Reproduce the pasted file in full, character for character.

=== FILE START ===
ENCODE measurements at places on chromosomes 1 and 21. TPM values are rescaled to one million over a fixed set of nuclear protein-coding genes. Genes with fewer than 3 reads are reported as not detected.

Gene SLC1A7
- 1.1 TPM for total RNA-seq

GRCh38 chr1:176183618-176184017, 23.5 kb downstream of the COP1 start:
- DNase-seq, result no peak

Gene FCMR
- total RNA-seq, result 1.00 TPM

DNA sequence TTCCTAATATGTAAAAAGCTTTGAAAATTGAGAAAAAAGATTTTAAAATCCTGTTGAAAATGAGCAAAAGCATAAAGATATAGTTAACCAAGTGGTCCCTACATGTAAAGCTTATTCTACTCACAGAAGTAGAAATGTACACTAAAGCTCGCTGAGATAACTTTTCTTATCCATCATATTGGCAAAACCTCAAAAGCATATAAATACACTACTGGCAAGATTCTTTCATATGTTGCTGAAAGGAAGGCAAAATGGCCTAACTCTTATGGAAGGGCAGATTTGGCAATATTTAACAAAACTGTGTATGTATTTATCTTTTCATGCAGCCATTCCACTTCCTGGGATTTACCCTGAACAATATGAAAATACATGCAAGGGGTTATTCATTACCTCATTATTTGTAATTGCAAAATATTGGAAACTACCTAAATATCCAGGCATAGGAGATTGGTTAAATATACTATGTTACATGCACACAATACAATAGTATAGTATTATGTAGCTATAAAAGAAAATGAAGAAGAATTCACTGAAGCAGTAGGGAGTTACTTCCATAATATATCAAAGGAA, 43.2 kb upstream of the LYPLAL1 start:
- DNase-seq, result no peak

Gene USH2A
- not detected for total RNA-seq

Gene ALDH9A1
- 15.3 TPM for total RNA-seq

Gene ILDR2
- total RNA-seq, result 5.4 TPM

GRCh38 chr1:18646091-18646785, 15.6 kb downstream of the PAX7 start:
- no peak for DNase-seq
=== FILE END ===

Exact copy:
ENCODE measurements at places on chromosomes 1 and 21. TPM values are rescaled to one million over a fixed set of nuclear protein-coding genes. Genes with fewer than 3 reads are reported as not detected.

Gene SLC1A7
- 1.1 TPM for total RNA-seq

GRCh38 chr1:176183618-176184017, 23.5 kb downstream of the COP1 start:
- DNase-seq, result no peak

Gene FCMR
- total RNA-seq, result 1.00 TPM

DNA sequence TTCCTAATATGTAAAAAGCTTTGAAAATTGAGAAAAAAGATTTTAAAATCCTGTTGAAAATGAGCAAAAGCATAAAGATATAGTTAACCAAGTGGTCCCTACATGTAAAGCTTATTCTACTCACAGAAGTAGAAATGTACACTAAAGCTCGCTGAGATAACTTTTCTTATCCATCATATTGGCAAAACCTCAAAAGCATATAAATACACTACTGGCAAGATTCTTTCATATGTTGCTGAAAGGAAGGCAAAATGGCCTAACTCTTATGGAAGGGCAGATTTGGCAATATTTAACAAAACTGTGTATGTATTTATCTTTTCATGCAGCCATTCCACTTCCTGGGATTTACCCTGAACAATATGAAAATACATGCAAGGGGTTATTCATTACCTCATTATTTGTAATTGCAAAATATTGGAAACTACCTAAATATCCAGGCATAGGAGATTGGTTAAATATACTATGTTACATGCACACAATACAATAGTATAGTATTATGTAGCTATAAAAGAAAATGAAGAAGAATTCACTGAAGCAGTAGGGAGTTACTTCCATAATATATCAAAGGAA, 43.2 kb upstream of the LYPLAL1 start:
- DNase-seq, result no peak

Gene USH2A
- not detected for total RNA-seq

Gene ALDH9A1
- 15.3 TPM for total RNA-seq

Gene ILDR2
- total RNA-seq, result 5.4 TPM

GRCh38 chr1:18646091-18646785, 15.6 kb downstream of the PAX7 start:
- no peak for DNase-seq